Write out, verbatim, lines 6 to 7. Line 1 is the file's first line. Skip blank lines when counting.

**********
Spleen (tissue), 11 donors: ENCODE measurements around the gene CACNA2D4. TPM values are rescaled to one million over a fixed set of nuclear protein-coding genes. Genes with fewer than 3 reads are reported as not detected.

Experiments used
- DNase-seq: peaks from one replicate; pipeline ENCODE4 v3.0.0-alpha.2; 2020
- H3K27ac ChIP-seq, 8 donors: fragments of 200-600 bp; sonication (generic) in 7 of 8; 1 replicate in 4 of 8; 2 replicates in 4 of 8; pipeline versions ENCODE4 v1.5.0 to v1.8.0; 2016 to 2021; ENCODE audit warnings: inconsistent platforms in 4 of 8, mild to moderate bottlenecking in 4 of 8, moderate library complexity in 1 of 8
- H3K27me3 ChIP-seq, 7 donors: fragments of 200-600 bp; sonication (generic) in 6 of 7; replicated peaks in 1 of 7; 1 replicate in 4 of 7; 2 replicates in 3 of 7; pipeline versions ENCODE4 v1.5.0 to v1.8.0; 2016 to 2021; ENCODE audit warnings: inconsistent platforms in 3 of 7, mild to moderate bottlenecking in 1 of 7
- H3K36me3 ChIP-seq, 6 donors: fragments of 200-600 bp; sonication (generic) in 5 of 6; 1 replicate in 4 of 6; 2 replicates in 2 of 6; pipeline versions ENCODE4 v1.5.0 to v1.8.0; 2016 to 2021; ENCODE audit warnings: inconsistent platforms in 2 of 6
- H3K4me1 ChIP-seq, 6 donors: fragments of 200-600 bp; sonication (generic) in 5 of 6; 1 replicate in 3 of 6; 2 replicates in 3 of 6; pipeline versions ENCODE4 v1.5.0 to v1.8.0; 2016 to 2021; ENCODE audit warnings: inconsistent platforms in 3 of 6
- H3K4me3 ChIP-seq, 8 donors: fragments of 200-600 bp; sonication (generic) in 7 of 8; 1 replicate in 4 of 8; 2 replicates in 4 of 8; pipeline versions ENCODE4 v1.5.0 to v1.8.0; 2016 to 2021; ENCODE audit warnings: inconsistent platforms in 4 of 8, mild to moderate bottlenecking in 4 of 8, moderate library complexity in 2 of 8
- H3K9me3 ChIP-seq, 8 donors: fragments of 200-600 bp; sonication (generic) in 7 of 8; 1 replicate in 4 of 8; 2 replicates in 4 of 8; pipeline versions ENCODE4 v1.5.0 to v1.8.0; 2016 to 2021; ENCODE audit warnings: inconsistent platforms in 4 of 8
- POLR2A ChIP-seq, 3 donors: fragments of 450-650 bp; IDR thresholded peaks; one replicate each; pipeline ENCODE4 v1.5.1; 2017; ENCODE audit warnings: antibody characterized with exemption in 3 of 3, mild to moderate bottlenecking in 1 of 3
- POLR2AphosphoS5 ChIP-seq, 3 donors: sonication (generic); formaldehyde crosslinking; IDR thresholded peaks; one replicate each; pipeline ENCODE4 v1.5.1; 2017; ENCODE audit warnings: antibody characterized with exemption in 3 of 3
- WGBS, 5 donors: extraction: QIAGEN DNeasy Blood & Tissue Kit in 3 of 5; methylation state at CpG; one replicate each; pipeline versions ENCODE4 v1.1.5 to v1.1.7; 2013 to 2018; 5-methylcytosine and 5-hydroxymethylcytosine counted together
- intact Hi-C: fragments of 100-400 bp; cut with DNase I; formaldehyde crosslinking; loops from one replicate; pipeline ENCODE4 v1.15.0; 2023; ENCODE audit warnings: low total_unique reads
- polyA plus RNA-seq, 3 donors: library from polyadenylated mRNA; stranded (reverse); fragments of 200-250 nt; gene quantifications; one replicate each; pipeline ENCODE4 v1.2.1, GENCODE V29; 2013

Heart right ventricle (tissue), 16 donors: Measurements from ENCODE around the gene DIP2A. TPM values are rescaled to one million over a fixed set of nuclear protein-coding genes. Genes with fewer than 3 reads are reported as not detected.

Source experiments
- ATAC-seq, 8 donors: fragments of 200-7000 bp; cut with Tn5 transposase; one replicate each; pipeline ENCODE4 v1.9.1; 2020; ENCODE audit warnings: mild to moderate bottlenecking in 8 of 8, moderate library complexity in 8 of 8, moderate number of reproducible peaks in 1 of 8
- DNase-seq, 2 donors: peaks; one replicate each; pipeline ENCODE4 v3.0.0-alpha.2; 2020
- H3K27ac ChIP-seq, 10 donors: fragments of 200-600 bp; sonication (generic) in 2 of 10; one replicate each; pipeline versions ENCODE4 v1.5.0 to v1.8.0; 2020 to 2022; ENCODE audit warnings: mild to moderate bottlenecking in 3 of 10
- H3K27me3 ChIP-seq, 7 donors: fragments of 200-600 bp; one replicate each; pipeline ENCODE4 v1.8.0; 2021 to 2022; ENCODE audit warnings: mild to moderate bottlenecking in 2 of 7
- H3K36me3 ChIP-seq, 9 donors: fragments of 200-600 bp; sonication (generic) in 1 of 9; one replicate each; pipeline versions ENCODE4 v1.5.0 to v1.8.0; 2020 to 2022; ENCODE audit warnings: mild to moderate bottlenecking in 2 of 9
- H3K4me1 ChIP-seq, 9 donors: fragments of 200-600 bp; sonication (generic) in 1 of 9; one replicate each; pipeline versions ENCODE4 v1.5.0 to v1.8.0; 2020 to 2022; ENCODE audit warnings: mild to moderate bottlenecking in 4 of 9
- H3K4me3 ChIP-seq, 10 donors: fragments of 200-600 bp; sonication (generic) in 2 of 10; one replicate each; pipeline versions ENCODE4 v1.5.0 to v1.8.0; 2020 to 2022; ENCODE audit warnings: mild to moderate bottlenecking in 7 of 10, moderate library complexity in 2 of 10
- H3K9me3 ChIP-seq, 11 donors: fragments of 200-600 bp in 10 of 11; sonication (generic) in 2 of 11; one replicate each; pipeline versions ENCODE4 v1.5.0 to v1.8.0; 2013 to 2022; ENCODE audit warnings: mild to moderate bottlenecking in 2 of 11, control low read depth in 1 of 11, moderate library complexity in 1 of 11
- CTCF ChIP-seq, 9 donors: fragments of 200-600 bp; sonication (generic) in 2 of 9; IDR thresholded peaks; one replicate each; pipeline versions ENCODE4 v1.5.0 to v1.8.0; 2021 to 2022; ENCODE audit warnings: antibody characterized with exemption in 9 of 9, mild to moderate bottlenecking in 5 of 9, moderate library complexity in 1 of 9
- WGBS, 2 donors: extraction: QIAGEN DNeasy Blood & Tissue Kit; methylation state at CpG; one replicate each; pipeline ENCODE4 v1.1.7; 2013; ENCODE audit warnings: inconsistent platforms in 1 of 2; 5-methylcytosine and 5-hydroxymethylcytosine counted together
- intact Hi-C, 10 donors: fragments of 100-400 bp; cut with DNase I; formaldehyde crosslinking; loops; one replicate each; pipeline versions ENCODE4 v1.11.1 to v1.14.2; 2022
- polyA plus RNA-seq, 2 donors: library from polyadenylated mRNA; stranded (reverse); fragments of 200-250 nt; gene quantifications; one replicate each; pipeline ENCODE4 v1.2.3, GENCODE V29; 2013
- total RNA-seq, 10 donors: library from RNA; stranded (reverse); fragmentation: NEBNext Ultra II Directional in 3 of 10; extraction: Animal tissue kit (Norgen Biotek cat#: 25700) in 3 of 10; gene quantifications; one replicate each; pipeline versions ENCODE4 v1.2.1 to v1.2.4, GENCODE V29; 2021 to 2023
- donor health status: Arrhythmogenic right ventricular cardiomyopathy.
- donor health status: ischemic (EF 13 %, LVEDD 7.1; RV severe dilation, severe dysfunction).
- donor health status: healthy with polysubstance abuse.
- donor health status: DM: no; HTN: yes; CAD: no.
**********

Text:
- H3K36me3 ChIP-seq, 6 donors: fragments of 200-600 bp; sonication (generic) in 5 of 6; 1 replicate in 4 of 6; 2 replicates in 2 of 6; pipeline versions ENCODE4 v1.5.0 to v1.8.0; 2016 to 2021; ENCODE audit warnings: inconsistent platforms in 2 of 6
- H3K4me1 ChIP-seq, 6 donors: fragments of 200-600 bp; sonication (generic) in 5 of 6; 1 replicate in 3 of 6; 2 replicates in 3 of 6; pipeline versions ENCODE4 v1.5.0 to v1.8.0; 2016 to 2021; ENCODE audit warnings: inconsistent platforms in 3 of 6